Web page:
Arthur Brian Deane Faulkner was unusual in being from a strictly business rather than a landed background. Born on February 18, 1921, and educated at St. Columba's College, Dublin, he entered the family firm, The Belfast Collar Company, at the age of 18 and simultaneously began farming 120 acres of land for wartime food production. In 1949, at age 28, he entered the Northern Ireland parliament for the East Down constituency, retaining the seat until the end of that parliament's life. Government chief whip from 1956 to 1959, he became minister for home affairs in 1959 and served as minister of commerce from 1963 to 1969, when he resigned from Terence O'Neill's government.
Faulkner returned to office under Chichester-Clark as minister of development, 1969-1971, before becoming prime minister (with home affairs), 1971-1972. Subsequently he served as chief executive of the short-lived coalition experiment in power-sharing from January to May 1974 and was leader of the Unionist Party of Northern Ireland from 1974 to 1976. In 1977 he was raised to the peerage as Lord Faulkner of Downpatrick, taking his seat on February 22. He was killed in a hunting accident shortly afterwards on March 3, 1977.
The Road to Prime Minister
A Presbyterian, teetotaller, country-lover, and hunting enthusiast, Faulkner was also a family man (he married Lucy Forsythe in 1951 and they had three children) and a determined politician who never lost touch with his business background. Ambitious from the start of his political career (he had already joined the Orange Order in 1946), he was prepared to take an uncompromising traditional line in defense of the Union and to play a prominent role in asserting the rights of the Protestant settler community as he saw them. He thus early carried a hardline reputation, but he also showed a concern for modern economic issues and saw himself apart from the usual landed figures of the Unionist leadership. By careful attention to detail and hard work he rose to prominence, severing his connection with the family firm and becoming a full time politician on his appointment to ministerial office in 1959. Conservative and cautious, he upheld tough law and order policies at Home Affairs, favoring capital punishment and resisting franchise reform.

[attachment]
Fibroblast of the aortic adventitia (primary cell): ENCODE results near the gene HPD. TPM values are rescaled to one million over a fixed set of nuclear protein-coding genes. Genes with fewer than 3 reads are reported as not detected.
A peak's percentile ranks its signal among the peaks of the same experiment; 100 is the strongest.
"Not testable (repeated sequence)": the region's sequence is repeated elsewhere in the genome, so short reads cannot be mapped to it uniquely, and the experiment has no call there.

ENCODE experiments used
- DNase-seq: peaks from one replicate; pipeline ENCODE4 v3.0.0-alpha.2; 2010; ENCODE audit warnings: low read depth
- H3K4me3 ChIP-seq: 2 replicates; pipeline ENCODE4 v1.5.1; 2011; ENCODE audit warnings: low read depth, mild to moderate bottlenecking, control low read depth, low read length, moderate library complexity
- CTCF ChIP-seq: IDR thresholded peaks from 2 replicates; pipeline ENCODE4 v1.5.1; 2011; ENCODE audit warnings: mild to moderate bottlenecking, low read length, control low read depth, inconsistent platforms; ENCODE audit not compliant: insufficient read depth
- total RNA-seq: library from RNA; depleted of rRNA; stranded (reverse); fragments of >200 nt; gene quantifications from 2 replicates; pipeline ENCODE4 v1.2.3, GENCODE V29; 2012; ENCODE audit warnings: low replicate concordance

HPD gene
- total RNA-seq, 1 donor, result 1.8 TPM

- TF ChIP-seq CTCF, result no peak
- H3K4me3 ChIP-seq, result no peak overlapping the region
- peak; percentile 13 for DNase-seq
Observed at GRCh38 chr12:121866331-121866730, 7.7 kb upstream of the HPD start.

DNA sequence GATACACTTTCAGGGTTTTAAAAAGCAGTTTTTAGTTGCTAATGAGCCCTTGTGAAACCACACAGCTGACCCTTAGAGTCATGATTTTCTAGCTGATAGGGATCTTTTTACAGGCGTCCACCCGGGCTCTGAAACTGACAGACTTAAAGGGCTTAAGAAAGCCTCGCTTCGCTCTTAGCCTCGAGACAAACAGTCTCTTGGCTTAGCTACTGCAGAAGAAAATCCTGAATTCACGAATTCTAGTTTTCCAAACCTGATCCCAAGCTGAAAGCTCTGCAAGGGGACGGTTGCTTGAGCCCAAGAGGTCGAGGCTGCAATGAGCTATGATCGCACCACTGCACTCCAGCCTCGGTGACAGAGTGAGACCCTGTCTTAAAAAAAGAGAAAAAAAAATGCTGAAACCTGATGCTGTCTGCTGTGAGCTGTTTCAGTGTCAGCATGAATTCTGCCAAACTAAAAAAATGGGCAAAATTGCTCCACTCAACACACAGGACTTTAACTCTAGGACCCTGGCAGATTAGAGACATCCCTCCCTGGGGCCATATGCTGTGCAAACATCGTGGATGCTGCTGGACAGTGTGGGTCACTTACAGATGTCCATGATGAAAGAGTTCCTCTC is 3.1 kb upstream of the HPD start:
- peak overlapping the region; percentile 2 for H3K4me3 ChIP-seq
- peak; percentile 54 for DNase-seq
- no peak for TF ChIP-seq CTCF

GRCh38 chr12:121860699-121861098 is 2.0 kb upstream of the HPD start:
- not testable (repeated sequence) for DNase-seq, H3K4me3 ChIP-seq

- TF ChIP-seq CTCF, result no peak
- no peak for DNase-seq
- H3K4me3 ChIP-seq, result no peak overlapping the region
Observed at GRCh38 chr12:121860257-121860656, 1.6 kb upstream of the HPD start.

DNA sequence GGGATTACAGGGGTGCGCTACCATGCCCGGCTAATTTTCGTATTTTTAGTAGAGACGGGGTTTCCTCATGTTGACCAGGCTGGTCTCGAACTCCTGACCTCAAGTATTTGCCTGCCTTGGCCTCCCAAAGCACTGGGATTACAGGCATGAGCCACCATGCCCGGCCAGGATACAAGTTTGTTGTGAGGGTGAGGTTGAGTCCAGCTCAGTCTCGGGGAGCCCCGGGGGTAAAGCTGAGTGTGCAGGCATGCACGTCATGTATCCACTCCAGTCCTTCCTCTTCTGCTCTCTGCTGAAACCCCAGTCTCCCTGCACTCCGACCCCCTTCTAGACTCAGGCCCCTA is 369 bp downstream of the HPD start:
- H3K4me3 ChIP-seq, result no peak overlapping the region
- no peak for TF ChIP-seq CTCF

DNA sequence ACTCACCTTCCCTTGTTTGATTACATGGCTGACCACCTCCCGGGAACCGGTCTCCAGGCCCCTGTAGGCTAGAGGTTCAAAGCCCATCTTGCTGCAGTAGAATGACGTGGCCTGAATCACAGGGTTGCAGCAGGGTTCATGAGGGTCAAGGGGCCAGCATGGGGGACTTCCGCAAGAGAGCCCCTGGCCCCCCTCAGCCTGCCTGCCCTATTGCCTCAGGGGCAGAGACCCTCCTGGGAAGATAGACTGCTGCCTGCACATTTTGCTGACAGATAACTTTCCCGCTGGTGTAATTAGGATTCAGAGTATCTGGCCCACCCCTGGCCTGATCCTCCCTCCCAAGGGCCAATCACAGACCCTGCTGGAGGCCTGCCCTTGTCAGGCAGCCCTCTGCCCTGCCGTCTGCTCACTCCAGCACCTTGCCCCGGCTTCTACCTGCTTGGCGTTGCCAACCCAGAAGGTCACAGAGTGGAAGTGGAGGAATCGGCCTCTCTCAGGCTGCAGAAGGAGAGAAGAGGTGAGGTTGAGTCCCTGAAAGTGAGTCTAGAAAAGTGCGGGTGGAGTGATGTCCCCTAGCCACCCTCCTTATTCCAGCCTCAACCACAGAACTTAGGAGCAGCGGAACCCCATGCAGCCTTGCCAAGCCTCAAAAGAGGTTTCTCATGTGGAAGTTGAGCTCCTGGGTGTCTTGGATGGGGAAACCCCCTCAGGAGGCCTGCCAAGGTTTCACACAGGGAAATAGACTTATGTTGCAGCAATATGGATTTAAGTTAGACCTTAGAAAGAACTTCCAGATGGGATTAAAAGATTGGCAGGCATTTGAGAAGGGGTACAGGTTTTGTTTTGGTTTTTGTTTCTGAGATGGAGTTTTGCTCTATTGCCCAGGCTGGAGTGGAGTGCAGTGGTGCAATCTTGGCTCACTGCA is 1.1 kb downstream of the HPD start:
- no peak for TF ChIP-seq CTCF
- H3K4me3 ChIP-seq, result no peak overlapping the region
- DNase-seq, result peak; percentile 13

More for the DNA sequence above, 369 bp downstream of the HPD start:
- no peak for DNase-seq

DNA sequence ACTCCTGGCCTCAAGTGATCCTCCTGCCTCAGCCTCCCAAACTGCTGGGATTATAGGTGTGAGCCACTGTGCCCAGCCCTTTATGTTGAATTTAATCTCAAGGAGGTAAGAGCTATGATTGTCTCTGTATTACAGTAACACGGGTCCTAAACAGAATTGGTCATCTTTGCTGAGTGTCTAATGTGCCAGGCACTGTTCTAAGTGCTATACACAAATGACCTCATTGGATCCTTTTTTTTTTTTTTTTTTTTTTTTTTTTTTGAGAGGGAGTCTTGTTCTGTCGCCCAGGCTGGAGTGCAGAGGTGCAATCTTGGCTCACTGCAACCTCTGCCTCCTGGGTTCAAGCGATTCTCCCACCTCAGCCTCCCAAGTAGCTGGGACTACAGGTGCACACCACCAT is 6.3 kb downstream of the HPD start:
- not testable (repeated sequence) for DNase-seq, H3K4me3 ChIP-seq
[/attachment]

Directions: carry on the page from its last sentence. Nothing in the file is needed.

As minister of commerce under O'Neill, 1963-1969, he did much to extend the positive side of his image, bringing badly needed jobs to the province, building up a modern industrial base, and developing economic planning. He had not easily accepted O'Neill's premiership, however, and at successive crises in these years was accused of giving O'Neill less than wholehearted support. The tension between the two men, compounded by contrasts in style and background and political instinct, eventually brought Faulkner's resignation on January 24, 1969. When O'Neill resigned in April 1969, Faulkner contested the succession. He lost by one vote to James Chichester-Clark but then supported him loyally until Chichester-Clark in turn resigned in March 1971. This time Faulkner easily won the premiership by 26 votes to four. It can be argued, however, that his opportunity had come too late in the history of the troubled province.
A Troubled Government
Faulkner—hardman of the Union, Orangeman, and bigot to some; fair and flexible political pragmatist to others—continued to show both sides of his character as prime minister. His first moves showed more imagination and his first months more action and experimentation than had been witnessed in the previous 50 years. In March he set out his intention to serve all the people of Northern Ireland and to open participation in decision-making to the elected representatives of the Catholic minority: he also appointed Labour politician David Bleakley to a new Ministry of Community Relations (later in the year he added G. B. Newe, a Roman Catholic, to his cabinet, another startling break with tradition). In June, Faulkner outlined many practical and radical steps to bring confidence and cooperation to the divided province, including the offer of parliamentary committee chairmanships to the Opposition. He had already legislated against discrimination in employment, and he now admitted past mistakes and looked to the future harnessing of Protestant and Catholic alike to the cause of the Union.